There’s a patron saint for everything.
Nearly all the early ones
were martyred. The world has always been
this bloody. St. Justus was nine
when he was reported
as a Christian. Beheaded, he held
his head in his hands. My grandmother
confessed, as doctrine willed it, weekly.
She was so good, and always right.
What could she have confessed? She knew
the name for every kind of fork
and where to place each one
for the dinner party. The Devil
was real perhaps but not to be
spoken of, God a disapproving uncle
you’d do your best not to disappoint.
Which saint could she have prayed to
when her first daughter, days old,
died for no reason? When she woke,
years later, from childbirth, with no womb
to bear more children? Impolite
to speak of the body and its openings
and its failures. At seventy and seventy-five
she spoke still of driving an elderly friend
to the doctor, but by eighty she’d grown tired
of opening the paper each morning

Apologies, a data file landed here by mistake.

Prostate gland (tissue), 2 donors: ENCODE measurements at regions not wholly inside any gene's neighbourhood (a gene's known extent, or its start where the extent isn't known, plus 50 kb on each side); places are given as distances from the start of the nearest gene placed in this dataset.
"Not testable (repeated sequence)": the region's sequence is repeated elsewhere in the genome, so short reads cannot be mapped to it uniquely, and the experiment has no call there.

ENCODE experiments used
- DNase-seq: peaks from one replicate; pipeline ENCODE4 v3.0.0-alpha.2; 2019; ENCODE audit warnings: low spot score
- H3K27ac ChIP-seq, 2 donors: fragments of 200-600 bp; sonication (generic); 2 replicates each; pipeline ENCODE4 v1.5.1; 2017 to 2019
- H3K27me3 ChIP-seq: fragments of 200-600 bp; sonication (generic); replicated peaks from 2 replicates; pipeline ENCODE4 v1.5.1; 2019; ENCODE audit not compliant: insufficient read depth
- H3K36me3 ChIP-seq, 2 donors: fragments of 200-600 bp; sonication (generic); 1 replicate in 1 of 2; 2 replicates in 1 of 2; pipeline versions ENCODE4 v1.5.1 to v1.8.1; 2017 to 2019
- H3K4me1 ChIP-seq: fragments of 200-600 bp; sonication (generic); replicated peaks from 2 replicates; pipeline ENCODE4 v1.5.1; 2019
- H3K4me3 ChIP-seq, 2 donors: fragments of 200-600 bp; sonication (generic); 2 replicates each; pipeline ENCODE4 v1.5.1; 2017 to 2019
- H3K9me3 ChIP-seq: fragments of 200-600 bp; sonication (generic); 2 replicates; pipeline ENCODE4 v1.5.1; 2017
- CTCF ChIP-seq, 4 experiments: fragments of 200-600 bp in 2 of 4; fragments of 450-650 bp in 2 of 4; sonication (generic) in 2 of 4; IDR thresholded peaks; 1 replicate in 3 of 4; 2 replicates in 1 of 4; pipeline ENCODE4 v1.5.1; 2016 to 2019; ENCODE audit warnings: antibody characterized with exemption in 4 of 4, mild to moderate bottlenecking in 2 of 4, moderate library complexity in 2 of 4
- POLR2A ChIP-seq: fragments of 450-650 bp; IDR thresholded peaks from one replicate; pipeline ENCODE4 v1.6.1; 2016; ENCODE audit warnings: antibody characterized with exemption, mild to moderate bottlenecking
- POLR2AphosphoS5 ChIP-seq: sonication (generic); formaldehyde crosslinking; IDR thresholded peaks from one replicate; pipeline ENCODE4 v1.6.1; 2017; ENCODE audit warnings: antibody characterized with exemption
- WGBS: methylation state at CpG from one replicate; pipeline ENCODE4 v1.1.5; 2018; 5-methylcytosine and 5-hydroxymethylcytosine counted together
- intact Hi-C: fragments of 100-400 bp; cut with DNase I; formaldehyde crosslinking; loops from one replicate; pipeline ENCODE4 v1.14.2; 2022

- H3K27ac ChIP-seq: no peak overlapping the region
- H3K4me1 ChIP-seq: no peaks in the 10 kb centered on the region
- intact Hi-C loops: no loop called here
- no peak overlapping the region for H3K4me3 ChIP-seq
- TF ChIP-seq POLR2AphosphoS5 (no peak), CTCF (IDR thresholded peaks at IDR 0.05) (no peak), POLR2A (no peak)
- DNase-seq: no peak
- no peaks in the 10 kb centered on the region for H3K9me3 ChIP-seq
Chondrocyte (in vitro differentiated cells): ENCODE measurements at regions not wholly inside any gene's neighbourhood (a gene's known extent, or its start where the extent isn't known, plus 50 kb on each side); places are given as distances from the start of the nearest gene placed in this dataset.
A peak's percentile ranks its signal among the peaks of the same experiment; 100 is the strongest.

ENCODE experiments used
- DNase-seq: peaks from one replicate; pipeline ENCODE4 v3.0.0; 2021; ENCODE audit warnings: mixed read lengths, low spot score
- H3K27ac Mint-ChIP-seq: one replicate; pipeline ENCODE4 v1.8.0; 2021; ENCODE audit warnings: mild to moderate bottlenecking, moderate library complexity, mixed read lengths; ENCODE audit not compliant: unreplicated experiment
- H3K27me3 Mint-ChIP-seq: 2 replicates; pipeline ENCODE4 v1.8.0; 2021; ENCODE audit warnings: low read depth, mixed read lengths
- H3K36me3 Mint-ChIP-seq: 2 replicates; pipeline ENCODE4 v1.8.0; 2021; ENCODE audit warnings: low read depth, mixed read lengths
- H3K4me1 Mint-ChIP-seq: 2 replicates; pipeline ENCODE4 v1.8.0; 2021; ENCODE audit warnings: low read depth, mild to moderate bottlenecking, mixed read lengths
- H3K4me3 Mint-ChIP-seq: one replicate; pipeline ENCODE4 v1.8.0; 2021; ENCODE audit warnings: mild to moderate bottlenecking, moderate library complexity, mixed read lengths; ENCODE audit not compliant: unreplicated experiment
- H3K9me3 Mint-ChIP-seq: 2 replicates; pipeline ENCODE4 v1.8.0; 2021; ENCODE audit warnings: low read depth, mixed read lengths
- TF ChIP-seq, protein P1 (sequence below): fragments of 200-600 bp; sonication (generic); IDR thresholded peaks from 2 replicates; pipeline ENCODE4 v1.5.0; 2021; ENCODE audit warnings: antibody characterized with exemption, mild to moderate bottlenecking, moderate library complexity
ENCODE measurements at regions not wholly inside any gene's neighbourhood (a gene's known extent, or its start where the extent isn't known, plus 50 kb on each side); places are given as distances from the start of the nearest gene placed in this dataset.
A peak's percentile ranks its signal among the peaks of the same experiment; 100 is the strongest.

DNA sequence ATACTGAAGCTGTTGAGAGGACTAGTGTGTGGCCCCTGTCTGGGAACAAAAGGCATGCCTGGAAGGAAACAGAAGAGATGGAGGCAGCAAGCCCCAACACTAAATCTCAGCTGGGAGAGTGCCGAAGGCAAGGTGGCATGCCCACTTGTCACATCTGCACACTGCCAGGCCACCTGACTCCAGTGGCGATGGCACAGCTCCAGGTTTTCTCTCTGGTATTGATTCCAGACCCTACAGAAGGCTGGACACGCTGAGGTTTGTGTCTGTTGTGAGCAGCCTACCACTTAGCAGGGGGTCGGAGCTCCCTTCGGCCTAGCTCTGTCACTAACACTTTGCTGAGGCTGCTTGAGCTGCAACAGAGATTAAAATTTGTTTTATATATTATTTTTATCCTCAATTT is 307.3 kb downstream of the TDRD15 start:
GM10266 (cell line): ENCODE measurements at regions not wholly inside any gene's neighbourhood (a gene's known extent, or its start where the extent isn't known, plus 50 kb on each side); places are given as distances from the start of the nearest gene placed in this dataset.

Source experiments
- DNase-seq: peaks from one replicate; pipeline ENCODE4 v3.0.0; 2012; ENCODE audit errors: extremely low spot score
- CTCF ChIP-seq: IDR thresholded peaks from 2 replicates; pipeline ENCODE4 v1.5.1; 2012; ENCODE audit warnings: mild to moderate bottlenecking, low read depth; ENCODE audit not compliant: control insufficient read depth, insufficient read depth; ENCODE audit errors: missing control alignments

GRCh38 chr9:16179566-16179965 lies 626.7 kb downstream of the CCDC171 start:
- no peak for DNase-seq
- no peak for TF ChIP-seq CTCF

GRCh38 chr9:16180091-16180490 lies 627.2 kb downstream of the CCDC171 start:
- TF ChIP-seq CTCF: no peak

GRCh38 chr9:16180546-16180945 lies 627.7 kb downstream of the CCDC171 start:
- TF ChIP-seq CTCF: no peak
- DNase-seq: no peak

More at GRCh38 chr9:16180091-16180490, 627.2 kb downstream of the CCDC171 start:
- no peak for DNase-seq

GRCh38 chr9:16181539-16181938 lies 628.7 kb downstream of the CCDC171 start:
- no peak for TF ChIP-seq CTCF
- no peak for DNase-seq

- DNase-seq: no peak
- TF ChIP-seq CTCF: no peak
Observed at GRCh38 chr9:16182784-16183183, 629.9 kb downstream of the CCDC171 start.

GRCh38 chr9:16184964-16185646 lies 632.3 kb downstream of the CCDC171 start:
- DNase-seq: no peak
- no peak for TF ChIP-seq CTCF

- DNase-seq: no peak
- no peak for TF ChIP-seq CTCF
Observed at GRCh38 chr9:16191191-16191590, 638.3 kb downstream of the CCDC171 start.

to find the obituaries filled with names she knew.
Each saint is feasted on their dies natalis, the birth
into the next life. It was my birthday
the day my grandmother died, and so now
we share the day with St. Liberata, St. Gwen,
and St. Luke, whose gospel is the only one
to tell the story of the Annunciation. The saints
can’t touch us, or else they’re ineffectual,
or unjust. Confession doesn’t count
if you say it only to yourself. The first daughter’s name
is my name. My grandmother wrote
her own obituary, and when the paper ran it
not one of us knew what the middle initial
of the daughter who preceded her stood for.
There was no one left to ask.
by Nancy Reddy
from Ecotheo Review 4/18